Enslaved Blacks and Africans did not readily accept slavery. There were many uprisings where white settlers were slain or injured, in the South and North. Plantation owners were fearful for their lives from a violent rebellion, so much so that they came together to create what they called “slave codes,” a succession of laws (some differed by colony) that restricted enslaved people’s behavior to control their actions and reduce the chances of an uprising.
Rejecting Slavery, a Crime Punishable by Death
Since the slave codes were inspired by the fear of Blacks, it’s not surprising that the most cruel and inhumane punishments were reserved for those who most rejected slavery. Attempting “to raise an insurrection” meant certain torture and death, but capital punishment was used for even lesser acts of resistance, such as destroying “any stack of rice, corn or other grain” or setting fire to “any tar kiln, barrels of pitch, tar, turpentine or rosin,” according to encyclopedia.com. Free Blacks who harbored escapees would be beaten by the slave owner and fined.
No Right to Bear Arms or Self-Defense
Blacks were prohibited from possessing weapons or lifting a hand against any white person, even in self-defense. If caught carrying a gun, the enslaved would receive 39 lashes with a whip and forfeit his weapon. In some places, even free Blacks couldn’t carry a gun. Eerily similar to how the police violence is protected by the laws of today, resisting the violence of a slaveholder or overseer granted them the right to kill that enslaved Black person without fear of prosecution.
An enslaved person accused of a crime — any crime — against a white person was akin to a death sentence … or worse. There was only one side of the story presented in a court of law, and it was not the enslaved person’s. And the juries, of course, were all white. A Black enslaved man accused of raping a white woman would almost always be put to death or castrated, while for white men, it was open season on the Black woman’s body.
Enslaved people could travel only with written permission from their masters, and any Black person in bondage attempting to run away and leave the colony (later, state) was subject to the death penalty. In the South, those who evaded capture for 20 days or more would be publicly whipped for the first offense; branded with the letter R on the right cheek for the second offense; lose an ear for the third offense; and castrated for the fourth offense. Elsewhere in the Americas, similar cruel punishments were inflicted on Blacks, such as the cutting of hamstrings and the splitting of noses. In many places, enslaved Blacks who ran away and refused to surrender could be killed without penalty.
Slave Codes Target Skin Color and Gender
In the South from 1776 to 1861, Blacks, mulattos (mixed white and Black background), Indians and mestizos (mixed Indian and white parentage) were assumed to be slaves and were treated as such, subject to all so-called “slave codes.” However, as the U.S. institution progressed, the focus became the enslavement of Blacks in particular. So laws were written to determine the status of human beings by skin color and the status of their mother. In Virginia, for example, only a free woman could have free offspring, but if a free white woman tied the knot with an enslaved Black man, she had to become the property of her husband’s master.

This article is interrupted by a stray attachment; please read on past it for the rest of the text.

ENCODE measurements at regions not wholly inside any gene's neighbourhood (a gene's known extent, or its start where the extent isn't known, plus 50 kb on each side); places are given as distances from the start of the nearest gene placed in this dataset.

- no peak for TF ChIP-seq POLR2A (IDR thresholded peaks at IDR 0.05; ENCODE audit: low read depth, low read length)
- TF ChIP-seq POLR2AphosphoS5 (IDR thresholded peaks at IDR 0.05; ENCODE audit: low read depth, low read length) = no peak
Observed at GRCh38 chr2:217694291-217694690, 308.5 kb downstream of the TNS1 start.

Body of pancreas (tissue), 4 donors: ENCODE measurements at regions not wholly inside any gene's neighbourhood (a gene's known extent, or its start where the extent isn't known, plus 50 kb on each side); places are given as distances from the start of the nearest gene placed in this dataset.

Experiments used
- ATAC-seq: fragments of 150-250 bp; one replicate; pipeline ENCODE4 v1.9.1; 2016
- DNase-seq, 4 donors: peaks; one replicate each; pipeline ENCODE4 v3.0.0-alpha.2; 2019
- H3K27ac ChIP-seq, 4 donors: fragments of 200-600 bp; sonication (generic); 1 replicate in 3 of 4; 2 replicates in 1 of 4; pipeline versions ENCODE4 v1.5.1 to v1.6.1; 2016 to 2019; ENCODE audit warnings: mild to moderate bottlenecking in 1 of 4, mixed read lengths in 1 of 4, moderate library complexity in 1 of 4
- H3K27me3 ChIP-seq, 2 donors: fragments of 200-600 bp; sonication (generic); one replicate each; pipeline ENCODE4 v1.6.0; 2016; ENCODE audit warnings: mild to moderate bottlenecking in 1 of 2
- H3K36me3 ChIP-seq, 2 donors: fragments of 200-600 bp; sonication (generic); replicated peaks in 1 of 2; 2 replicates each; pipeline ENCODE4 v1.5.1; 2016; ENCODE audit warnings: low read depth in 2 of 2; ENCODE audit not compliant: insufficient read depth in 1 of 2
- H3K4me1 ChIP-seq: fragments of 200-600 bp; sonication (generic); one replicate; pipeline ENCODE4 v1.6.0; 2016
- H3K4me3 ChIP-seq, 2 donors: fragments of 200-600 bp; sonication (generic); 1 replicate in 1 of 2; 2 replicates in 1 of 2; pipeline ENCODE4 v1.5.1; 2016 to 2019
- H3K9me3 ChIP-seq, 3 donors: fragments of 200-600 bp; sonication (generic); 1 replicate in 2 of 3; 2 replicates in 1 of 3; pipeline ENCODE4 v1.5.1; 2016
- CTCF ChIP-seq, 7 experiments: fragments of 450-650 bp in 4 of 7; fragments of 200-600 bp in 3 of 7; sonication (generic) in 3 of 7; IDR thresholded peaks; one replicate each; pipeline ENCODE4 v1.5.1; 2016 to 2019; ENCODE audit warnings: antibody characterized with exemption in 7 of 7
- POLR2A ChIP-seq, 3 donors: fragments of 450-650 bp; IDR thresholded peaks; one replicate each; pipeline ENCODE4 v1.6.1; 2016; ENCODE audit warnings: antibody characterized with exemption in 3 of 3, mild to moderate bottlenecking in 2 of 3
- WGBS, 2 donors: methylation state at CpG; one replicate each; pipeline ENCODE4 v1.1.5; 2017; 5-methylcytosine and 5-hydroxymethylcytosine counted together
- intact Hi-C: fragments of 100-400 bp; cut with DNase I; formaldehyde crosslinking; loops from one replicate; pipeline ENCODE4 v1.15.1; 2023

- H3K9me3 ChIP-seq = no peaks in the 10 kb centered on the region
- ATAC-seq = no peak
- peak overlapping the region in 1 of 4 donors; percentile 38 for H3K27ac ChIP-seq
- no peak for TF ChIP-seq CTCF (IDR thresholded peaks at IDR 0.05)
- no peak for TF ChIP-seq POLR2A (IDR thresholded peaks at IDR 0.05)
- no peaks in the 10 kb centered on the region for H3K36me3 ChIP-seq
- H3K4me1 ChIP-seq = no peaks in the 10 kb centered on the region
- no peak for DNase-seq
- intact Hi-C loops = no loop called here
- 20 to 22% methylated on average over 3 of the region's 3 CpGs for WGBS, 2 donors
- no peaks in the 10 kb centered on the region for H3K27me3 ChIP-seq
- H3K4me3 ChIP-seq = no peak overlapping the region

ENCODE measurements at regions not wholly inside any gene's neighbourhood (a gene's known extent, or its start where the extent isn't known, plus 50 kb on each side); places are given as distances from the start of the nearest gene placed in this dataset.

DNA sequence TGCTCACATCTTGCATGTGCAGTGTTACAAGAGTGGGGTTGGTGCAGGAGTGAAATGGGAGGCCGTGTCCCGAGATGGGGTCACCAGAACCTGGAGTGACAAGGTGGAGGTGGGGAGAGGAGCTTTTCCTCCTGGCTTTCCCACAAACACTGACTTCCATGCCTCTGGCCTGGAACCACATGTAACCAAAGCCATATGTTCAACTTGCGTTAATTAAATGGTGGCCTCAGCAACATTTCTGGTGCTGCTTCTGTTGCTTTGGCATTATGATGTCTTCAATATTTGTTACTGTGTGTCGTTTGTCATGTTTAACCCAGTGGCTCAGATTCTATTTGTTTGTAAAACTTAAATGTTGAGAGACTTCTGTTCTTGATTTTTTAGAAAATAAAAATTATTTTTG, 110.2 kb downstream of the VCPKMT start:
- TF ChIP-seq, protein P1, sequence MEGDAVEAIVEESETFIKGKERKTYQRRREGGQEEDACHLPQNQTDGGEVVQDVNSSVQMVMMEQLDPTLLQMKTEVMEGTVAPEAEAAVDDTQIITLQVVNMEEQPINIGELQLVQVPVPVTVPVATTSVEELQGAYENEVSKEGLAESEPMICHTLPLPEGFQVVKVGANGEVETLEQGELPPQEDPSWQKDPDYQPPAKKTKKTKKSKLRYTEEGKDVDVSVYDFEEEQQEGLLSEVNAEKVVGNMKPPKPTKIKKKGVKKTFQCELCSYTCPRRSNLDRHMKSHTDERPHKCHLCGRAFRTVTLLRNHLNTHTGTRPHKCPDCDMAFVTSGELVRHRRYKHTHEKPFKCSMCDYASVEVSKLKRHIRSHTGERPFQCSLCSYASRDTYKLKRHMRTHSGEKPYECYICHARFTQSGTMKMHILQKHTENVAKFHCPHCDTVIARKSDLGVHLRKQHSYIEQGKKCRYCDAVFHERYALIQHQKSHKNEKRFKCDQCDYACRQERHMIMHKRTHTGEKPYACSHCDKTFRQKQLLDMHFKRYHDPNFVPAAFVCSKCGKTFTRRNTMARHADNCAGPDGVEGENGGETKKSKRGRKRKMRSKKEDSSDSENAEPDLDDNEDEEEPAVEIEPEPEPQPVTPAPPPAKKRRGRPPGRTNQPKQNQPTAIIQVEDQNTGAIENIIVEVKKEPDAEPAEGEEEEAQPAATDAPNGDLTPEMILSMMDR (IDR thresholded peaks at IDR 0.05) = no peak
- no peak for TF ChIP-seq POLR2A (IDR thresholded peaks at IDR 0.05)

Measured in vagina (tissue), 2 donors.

Blacks Could Be Owned But Couldn’t Own a Thing
Enslaved Blacks were not allowed to own property, as they were considered property. To have ownership of something, even their own name, would be empowering, and the plantation owners were adamant about suppressing any feelings of self-esteem.
No Congregating of Black People
The slave code prohibited the enslaved from assembling without a white person present for fear they might organize or express support to each other.
Blacks Were Prohibited from Reading and Writing
In a particularly debilitating move, whites made it illegal for the enslaved to read or write. Anyone operating a school or teaching reading and writing to any African-American in Missouri could be punished by a fine of not less than $500 and up to six months in jail. Especially in the South, so-called Christian values made the Bible the only exception to the “no slaves reading” laws.
Prohibited from Marrying
Whites did not recognize marriage between two enslaved people, as it made it easier for them to break up a family through selling. In the French colonies, weddings between enslaved Blacks had to be carried out only with the masters’ permission, and it had to be a Catholic wedding to be recognized.
Black Bodies Were Completely Commodified
The more enslaved people violently fought back in rebellion, the greater the severity of the slave codes, limiting even more the movements or rights of the oppressed. For example, the enslaved were offered as prizes in raffles. They were put up as wagers in gambling and offered as security for loans and even dispensed as gifts from one person to another — anything to degrade them and keep their morale low.